Sinixt – spelled sn̓ʕaýckstx in their language – means People of the Place of the Bull Trout. The Sinixt people coexisted with salmon in the Place of the Bull Trout (Arrow Lakes, BC) and throughout the Upper Columbia River system since time immemorial. Despite settler colonial forces displacing both salmon and Sinixt from their homelands in “Canada,” they are making their return.
Photos and captions by Mike Graeme
Cradled by the Monashee Mountains to the west and the Purcells to the east, the homelands of the sn̓ʕaýckstx (Sinixt) encompass the Upper Columbia and Kootenay rivers from sx̌ʷnítkʷ (Kettle Falls, Washington) to the Big Bend north of skxikn̓ (Revelstoke, BC).
The Sinixt, Skoyelpi, and a number of other Nations have gathered at sx̌ʷnítkʷ (Kettle Falls) since time immemorial to care for and enjoy the abundance of one of the largest salmon runs on the planet. But today, they gather instead to pray for the return of ocean salmon to the collapsed fishery.
Sinixt sharpen their knives on an ancient stone used by their ancestors at sx̌ʷnítkʷ (Kettle Falls). In 1940, thousands gathered for a Ceremony of Tears to commemorate the salmon runs and way of life that would soon be engulfed by the U.S. Grand Coulee Dam. Salmon runs that once fed thousands of Sinixt and Skoyelpi – the caretakers of the falls – and other visiting Nations faded to collective memory.
Upstream, the Columbia River Treaty dams (the Duncan Dam near Howser, the Mica Dam near Revelstoke, and the Keenleyside Dam near Castlegar) choked out over 1,750 km of salmon and steelhead habitat on the Columbia River. To this day, the Sinixt are not consulted for dam operations or treaty negotiations.
Sinixt archaeologist Remey LaCombe paddles a Salishan Sturgeon Nose Canoe, constructed by Dr. Shawn Brigman, through the Hugh Keenleyside Dam navigation lock north of kp’ítl’els place of the bitterroot (Castlegar, BC) in June 2022. The same month, descendants of salmon released by the Colville Confederated Tribes in 2019 were seen both upstream and downstream of the Hugh Keenleyside dam for the first time in 80 years. “There hasn’t been [chinook] fish up there since 1941,” said Cody Desautel, Executive Director of the Tribes. “It was really exciting.”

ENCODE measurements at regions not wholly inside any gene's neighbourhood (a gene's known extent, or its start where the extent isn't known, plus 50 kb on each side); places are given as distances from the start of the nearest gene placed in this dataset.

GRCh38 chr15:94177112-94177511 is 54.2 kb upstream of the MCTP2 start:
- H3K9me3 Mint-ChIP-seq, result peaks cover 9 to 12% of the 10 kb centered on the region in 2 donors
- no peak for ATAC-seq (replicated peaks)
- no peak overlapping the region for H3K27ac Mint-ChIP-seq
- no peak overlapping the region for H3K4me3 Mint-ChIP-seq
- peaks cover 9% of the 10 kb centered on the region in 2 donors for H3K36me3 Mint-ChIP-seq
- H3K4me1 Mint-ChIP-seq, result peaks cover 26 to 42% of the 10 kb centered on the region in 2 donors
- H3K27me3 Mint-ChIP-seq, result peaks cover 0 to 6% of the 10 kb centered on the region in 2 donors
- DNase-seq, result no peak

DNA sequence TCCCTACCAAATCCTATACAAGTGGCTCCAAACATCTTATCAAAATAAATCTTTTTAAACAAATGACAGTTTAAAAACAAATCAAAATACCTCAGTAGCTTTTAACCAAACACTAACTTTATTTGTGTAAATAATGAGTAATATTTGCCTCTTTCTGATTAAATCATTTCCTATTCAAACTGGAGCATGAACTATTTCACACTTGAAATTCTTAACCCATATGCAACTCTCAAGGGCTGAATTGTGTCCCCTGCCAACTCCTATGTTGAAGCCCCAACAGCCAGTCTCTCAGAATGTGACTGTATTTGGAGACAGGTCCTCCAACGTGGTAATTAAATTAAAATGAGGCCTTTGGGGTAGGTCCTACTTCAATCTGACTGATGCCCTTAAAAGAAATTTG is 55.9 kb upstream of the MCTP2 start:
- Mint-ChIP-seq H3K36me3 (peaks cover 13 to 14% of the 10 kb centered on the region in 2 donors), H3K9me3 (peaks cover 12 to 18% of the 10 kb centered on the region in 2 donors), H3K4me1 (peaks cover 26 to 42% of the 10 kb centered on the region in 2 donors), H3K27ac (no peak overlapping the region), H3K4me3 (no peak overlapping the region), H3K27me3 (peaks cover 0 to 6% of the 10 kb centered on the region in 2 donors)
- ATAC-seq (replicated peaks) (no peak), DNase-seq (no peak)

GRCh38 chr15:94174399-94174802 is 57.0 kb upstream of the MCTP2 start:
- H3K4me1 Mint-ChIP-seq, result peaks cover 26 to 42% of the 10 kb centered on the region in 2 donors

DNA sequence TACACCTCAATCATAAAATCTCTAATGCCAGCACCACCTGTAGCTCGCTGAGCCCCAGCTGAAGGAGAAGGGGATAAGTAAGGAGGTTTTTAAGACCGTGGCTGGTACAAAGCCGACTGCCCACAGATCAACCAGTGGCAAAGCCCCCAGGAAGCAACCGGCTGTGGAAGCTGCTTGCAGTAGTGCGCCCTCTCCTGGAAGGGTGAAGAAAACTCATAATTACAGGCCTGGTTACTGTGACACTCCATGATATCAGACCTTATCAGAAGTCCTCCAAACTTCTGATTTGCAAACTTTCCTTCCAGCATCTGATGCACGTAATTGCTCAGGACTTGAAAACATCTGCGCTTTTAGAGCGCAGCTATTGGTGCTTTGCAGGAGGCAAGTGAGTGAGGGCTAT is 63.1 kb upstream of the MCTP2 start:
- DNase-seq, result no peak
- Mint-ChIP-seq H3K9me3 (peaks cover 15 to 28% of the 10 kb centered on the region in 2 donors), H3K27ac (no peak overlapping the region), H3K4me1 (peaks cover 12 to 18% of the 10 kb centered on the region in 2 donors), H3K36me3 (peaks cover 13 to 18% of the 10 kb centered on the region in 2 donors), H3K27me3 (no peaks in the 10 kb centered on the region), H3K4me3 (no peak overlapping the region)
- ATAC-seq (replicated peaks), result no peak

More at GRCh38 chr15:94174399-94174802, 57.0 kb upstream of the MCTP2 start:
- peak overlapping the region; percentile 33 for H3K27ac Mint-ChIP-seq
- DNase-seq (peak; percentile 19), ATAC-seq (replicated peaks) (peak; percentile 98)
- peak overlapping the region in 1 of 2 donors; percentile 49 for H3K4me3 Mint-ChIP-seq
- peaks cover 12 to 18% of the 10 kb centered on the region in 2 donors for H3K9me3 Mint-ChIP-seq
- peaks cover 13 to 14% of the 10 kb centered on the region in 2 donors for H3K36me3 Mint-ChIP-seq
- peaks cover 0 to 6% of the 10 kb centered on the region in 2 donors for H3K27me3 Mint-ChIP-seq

In May 2023, the Sinixt and other Colville Tribes released another 53,000 juvenile chinook into the Columbia River above the Chief Joseph Dam to further study their movements and the viability of spawning habitat despite the dams.
Many Sinixt people have never seen the northern part of their homelands in “Canada” due to colonial policies that displaced them into the US and onto the Colville Reservation.
In June 2023, members of the Sinixt and Secwépemc paddled together from sn̓ʕaýckst place of the bull trout (Arrow Lakes) to ki’yamələp place of dead trees (Nelson). When the canoe journey passed by ʔ aʔ kłkəkniʔ place of redfish (Kokanee Creek Park), a group of settlers on the shore called out to them, “Welcome home!”
“I want our kids to come up and I want them to be fishing for salmon, and I want people to be happy to see them, and I want them to be happy to be here,” said Sinixt cultural leader Shelly Boyd.
Remey LaCombe hands his son Louie a fishing lure on sn̓ʕaýckst (Arrow Lakes).
“We the Sinixt are coming home, and it’s about time the salmon did too,” said late Virgil Seymour (1958-2016), former Arrow Lakes Facilitator with the Colville Confederated Tribes who dedicated much of his life to helping the Sinixt and salmon return.
Kokanee salmon swim home to spawn at ʔ aʔ kłkəkniʔ (Kokanee Creek Park), September 2023. The Kokanee – an anglicization of the Sinixt word kekeńí – collapsed in the 1970s when the Libby Dam in Montana altered flows in the Kootenay River.